You can do a hoof spa at home, with or without the trimming part, if you're not confident doing that.
We are fortunate to live next door to a vineyard, and during the winter months when the vines are dormant, this little pony runs in the vineyard mowing for the vineyard manager and leaving organic fertiliser in her wake. She has a tendency to founder, and so we bring her back in when the weather gets warmer and new shoots start to come through. Her hooves don't get a lot of attention over winter, except for a little 'chop and drop', so it's nice to clean her hooves up when she comes back in.
We start by cleaning out the sole with a hoof pick. We prefer the double-sided pick with a brush.
We then soak the hooves using a Davis Soaker Boot. We have used a size 2 here. A size 1 would have fit her better, but we have other horses with bigger hooves, and the size 2 works better for them. You don't need to use the specific size. You can buy the one that fits your biggest horse.
In this video we have used an anti-bacterial dishwashing detergent, but you could also use a solution of napisan, a surface/floor cleaner like pine-o-clean, or generic mouthwash. Try not to use something that you would not be happy using on your own skin.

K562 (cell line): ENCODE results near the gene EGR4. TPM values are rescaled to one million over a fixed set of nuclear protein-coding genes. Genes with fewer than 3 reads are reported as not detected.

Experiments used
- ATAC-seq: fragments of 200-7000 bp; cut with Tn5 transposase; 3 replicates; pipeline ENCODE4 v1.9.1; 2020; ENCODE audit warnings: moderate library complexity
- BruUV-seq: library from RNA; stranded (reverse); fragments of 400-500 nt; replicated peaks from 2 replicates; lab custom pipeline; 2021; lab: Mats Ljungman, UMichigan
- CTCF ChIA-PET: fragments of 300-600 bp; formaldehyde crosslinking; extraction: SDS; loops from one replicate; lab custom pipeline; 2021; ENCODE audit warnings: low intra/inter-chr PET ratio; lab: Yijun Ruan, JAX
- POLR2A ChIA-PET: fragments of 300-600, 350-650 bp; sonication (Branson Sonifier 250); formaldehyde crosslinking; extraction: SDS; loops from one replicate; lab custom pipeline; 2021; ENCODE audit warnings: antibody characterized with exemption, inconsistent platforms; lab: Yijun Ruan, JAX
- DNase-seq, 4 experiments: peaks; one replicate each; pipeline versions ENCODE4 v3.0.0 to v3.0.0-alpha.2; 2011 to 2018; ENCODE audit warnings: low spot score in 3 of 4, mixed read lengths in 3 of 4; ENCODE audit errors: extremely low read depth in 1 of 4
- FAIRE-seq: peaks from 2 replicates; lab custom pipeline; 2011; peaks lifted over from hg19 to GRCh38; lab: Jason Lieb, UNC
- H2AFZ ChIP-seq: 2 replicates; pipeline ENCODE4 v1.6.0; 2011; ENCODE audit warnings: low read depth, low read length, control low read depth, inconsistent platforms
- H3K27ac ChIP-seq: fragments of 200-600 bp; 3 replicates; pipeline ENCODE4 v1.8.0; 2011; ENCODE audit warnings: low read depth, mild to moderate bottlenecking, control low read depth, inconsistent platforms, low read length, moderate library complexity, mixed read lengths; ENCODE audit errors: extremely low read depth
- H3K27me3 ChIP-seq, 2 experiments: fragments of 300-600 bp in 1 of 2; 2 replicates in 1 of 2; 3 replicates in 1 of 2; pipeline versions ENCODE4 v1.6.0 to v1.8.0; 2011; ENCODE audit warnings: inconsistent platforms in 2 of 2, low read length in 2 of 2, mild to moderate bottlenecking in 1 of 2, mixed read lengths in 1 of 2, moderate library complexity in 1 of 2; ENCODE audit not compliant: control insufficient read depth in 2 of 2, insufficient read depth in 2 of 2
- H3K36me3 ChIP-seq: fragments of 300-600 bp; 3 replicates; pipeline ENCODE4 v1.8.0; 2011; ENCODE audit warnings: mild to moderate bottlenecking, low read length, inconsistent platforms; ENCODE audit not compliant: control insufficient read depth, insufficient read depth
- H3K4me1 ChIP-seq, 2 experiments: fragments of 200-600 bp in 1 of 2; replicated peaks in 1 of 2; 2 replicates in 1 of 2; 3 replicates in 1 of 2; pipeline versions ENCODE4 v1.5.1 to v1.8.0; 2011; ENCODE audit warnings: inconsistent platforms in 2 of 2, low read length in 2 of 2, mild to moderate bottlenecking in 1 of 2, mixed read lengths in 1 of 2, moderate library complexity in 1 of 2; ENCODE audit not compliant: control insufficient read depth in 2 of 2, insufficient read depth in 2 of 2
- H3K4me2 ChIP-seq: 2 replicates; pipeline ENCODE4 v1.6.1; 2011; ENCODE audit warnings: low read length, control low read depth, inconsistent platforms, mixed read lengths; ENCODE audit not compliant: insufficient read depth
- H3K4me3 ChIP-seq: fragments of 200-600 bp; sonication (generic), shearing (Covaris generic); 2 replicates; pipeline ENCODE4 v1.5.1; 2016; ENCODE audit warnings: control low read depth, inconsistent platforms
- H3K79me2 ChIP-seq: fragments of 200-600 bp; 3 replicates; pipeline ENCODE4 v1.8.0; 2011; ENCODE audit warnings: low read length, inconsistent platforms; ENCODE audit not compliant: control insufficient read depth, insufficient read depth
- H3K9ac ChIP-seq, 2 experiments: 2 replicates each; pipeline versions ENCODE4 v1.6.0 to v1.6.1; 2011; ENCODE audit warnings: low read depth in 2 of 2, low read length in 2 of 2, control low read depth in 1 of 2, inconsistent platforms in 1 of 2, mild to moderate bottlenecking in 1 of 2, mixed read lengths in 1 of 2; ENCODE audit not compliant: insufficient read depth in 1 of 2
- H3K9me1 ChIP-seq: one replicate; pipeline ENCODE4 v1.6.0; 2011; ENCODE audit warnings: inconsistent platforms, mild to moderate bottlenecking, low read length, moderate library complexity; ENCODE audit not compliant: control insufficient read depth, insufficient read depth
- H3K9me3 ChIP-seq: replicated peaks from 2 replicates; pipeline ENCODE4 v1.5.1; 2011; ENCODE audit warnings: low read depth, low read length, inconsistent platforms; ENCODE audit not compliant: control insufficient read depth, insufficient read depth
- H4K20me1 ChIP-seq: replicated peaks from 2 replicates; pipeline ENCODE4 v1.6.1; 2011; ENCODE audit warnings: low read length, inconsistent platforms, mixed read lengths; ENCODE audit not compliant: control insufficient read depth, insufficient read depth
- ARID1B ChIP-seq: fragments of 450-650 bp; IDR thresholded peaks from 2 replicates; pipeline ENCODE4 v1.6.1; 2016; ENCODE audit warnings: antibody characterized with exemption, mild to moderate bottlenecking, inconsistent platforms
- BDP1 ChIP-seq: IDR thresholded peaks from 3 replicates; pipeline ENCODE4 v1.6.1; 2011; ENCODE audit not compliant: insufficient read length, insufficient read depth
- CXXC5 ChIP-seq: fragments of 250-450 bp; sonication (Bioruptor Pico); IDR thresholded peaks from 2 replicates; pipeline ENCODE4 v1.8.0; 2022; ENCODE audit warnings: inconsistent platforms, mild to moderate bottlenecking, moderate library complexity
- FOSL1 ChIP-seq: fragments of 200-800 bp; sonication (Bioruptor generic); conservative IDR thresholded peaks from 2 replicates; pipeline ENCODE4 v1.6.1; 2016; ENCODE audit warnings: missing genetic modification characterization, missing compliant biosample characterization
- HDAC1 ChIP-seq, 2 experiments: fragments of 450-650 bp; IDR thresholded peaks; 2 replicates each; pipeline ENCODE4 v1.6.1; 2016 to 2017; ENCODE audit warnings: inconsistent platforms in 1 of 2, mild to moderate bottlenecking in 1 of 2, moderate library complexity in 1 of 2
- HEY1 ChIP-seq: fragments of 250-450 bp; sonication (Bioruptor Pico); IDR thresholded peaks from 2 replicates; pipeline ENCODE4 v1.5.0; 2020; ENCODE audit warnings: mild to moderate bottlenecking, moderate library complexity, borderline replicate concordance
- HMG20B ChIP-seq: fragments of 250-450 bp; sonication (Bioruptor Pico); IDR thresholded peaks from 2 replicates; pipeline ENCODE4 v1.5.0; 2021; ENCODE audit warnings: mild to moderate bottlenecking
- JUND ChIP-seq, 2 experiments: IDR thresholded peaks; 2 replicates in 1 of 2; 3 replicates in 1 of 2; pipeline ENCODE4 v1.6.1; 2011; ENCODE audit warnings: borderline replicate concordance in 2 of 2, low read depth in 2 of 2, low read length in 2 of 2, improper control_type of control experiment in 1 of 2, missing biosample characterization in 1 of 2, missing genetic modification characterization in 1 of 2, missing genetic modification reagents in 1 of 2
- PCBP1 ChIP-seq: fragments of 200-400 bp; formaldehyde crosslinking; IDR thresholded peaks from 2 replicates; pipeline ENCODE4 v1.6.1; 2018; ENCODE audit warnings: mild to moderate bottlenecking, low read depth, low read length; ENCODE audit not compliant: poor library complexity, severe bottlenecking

After you have soaked the hooves for about 10 minutes, pick out as much seedy toe as you can with the pick and then use Go Easy blue goo. If the nozzle is too narrow you can widen it by snipping off the end.
I then covered the sole with Good to Go powder which is great for treating thrush around the frog area. Again, you can snip off the top, or just screw off the lid and tip the powder directly from the bottle. If your horse has a little greasy heel, you can also put the powder on that.
We also sell these 2 products in a bundle cheaper than buying them separately.
After that we coated the wall of the hoof with a generic chest rub. We find this is really useful for combatting both small and large cracks in the wall, as well as conditioning the hoof with a nice sheen. You could also spray with coconut oil which you can find in the cooking oil aisle of your supermarket, or eucalyptus oil in a spray can in the medicine aisle, both of which are relatively cheap.
Good husbandry is a great way to prevent hoof problems in the future and most horses really like the attention.